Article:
The typical Greek wardrobe of the Classical period distinguishes itself greatly from the Minoan and Mycenaean dress code and its rugged, exacting geometrical and line-based garments.
The Classical Greeks lived in a different world. The arts were encouraged, even challenged, to create new things. The love for knowledge was greatly embraced and change was everywhere. The collective feeling of that generation is evident in the way that they manifested themselves: freely, elegantly, and softly. This is ironic because this is also a particular time when complex ideas and new discoveries challenged the status quo; in other words, even under a myriad of transformations,the Classical Greeks felt right at home.
Classical clothing manifested the overall psyche of this generation. Men and women chose common sense over excess. Their garments were similar, limited in terms of add-ons (unlike, for instance, the Egyptians). Wool (for cold weather) and linen (for warm weather) were the materials of choice for both genders. The idea of a silhouette was to enhance natural grace rather than to show off the human body. This is why in the classical period vases you see the drapery covering the body rather than exposing it. Softness and subtlety are key. In all, the design is so basic that it is continuously replicated to exactness in Hollywood sets.
The two most important pieces of clothing for both genders were the tunic and a cloak (himation). The tunic, also known as a peplos, or a chiton, was basically a wool or linen long and rectangular cut. It would be folded on the edge so that the upper part of the folding would fall right by the midsection of the body. That fold is called apoptygma. It had holes for the arms and it would be pinned at the shoulder.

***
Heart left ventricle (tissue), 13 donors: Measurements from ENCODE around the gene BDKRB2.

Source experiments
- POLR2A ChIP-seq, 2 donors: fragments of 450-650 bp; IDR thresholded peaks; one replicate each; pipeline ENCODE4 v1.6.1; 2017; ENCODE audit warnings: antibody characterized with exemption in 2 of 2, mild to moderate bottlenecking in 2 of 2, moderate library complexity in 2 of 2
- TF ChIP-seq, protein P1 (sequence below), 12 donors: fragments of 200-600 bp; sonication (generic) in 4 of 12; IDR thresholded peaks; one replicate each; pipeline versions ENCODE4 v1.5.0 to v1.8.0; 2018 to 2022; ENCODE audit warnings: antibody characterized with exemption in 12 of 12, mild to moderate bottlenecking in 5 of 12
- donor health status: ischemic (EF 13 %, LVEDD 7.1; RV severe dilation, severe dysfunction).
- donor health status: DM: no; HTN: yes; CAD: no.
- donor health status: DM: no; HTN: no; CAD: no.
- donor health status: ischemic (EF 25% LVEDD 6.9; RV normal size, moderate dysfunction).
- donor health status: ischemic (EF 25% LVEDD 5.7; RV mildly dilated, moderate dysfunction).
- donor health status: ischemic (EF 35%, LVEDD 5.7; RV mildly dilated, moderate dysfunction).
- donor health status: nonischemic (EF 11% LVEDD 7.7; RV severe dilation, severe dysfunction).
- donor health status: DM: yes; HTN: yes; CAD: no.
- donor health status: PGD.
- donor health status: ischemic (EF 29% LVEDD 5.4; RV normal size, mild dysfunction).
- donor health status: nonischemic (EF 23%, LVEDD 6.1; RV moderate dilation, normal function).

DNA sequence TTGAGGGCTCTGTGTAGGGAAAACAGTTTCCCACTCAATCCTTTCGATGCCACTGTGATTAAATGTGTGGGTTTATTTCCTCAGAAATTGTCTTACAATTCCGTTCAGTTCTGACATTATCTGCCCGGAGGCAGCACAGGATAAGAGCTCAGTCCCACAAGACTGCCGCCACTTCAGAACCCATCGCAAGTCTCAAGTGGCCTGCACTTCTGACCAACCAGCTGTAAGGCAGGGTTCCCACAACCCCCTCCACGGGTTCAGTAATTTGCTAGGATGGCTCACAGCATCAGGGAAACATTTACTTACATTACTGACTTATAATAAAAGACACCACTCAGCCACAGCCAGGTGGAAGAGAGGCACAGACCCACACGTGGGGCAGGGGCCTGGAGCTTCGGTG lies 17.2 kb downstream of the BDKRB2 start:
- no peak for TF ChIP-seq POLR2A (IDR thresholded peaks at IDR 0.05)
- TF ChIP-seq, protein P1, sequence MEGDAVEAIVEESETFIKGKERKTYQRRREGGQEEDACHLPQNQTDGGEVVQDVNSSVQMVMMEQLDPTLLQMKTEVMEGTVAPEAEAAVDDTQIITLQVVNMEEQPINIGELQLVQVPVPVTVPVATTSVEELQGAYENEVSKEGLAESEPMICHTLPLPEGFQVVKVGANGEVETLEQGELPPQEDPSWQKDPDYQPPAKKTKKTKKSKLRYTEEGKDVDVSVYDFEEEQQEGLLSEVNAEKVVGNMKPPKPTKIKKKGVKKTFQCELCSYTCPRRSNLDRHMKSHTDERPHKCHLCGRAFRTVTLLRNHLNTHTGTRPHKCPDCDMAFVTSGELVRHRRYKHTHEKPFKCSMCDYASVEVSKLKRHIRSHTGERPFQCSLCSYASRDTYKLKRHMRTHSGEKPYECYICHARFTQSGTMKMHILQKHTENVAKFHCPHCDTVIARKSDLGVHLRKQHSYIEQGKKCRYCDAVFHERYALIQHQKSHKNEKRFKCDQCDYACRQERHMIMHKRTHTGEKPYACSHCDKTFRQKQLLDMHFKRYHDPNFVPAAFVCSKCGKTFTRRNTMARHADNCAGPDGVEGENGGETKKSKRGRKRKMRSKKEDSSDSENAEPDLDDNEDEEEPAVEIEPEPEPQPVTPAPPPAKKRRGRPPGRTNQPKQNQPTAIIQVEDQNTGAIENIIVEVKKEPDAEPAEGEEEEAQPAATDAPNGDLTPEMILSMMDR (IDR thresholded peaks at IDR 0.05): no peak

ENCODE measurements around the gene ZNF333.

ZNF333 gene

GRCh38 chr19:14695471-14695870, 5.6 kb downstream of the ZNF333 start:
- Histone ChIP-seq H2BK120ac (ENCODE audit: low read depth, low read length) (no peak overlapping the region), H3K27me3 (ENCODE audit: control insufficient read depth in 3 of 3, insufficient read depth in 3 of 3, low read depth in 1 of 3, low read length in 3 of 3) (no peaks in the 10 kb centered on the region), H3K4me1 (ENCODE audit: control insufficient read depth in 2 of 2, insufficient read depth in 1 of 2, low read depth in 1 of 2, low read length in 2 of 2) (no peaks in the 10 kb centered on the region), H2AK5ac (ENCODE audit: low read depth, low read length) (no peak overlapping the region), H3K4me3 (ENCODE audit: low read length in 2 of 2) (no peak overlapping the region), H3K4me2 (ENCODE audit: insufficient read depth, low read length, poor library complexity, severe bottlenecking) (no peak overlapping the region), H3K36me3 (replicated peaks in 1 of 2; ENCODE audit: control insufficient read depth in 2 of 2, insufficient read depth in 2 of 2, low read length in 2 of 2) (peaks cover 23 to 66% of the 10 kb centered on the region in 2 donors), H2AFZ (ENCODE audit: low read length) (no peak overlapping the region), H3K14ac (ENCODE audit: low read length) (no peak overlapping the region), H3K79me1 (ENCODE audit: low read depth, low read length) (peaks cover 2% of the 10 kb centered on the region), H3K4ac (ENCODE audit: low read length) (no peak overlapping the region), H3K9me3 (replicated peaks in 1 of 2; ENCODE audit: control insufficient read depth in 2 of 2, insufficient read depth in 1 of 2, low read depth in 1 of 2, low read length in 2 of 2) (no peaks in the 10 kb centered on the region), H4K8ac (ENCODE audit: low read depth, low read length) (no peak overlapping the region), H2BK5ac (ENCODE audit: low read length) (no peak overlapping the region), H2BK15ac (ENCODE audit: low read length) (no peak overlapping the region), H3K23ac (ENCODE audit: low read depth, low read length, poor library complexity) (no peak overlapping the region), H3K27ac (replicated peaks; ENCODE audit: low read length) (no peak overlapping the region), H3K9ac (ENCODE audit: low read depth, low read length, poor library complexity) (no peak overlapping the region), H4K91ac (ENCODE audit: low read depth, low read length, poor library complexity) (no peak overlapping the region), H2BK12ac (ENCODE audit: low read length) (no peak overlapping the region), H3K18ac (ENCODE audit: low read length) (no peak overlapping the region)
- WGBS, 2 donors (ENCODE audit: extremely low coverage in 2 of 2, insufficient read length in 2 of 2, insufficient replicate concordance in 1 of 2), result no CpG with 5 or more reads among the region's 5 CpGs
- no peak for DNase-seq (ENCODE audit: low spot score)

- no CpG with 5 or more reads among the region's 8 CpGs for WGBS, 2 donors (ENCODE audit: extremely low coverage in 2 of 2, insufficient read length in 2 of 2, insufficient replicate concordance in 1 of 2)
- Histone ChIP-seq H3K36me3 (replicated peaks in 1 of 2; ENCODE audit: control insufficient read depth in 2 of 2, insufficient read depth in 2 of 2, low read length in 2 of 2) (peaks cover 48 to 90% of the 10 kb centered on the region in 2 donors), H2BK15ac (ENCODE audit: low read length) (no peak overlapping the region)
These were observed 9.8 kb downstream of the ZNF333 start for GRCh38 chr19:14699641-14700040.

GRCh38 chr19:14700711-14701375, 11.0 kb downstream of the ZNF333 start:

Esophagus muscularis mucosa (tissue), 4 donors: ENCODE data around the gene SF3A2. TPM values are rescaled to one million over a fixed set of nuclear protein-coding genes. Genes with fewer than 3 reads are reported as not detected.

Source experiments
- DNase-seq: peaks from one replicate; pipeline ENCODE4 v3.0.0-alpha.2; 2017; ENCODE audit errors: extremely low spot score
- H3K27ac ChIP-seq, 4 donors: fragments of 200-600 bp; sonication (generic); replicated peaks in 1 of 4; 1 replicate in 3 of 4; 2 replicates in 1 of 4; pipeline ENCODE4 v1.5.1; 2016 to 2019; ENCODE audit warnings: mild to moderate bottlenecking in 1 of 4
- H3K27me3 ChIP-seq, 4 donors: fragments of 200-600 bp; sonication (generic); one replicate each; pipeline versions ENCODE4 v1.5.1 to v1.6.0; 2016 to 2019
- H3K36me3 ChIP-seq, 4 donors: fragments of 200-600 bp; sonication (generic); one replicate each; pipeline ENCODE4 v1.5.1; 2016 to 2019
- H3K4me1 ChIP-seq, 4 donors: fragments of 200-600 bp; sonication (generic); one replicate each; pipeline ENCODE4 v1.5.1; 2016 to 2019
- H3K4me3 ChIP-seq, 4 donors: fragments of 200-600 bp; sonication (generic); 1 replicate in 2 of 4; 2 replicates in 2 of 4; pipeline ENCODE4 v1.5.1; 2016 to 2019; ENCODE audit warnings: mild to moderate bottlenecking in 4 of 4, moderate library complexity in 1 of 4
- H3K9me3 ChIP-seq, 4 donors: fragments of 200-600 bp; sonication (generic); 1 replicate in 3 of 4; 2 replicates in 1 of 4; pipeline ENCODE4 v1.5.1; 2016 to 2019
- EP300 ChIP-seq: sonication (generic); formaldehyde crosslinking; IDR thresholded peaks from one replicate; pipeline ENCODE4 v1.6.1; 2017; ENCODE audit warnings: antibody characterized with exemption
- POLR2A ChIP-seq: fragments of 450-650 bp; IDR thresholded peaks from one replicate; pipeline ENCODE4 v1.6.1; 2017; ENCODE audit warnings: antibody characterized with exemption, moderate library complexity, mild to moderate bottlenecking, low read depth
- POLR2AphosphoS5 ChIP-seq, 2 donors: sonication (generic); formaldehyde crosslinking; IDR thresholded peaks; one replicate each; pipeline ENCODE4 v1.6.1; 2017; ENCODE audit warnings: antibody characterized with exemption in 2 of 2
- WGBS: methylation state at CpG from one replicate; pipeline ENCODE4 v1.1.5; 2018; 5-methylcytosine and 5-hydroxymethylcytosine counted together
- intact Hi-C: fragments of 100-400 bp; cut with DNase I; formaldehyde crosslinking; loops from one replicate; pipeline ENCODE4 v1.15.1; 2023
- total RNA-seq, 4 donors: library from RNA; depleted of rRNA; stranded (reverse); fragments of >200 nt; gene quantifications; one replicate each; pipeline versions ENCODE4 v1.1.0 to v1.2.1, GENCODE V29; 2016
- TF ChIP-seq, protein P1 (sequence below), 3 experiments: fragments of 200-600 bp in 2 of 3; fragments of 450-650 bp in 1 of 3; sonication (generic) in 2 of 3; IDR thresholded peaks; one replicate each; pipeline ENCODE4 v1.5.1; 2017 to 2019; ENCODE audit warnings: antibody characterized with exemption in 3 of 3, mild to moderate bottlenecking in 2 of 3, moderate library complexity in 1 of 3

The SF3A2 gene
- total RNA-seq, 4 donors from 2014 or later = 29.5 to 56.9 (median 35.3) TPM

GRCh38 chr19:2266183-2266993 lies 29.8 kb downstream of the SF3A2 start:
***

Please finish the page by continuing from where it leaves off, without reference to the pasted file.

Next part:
Then comes the chiton which is that quintessential robe that hangs diagonally on top of the tunic and cloak.This is of a lighter material than the robe. You could say that the robe was wool and the chiton was linen, to be exact. Everything is supposed to go all the way down to the floor and would be pulled up using a kolpos, or a little extra pouch.
The main difference is that the men's chiton was way shorter than the females. The men's chiton is called an exomis. Another difference is that males actually wore hats sometimes! It is a 'petasos' or a brimmed hat. Even women would war hats but theirs had a bowler hat look. The statue at the bottom of the answer represents Hermes wearing a Petasos.
The shoes for men and women were mainly sandals, boots and shoes that were often used only when out of the home.
The importance of Archaic-Classical Greek fashion is that, although is simple enough to be replicated over and over (even college students can replicate a typical Greek costume for "Greek Night") it is considered one of the most elegant, sophisticated and representative of its historical period. It is literally the time stamp of a golden era.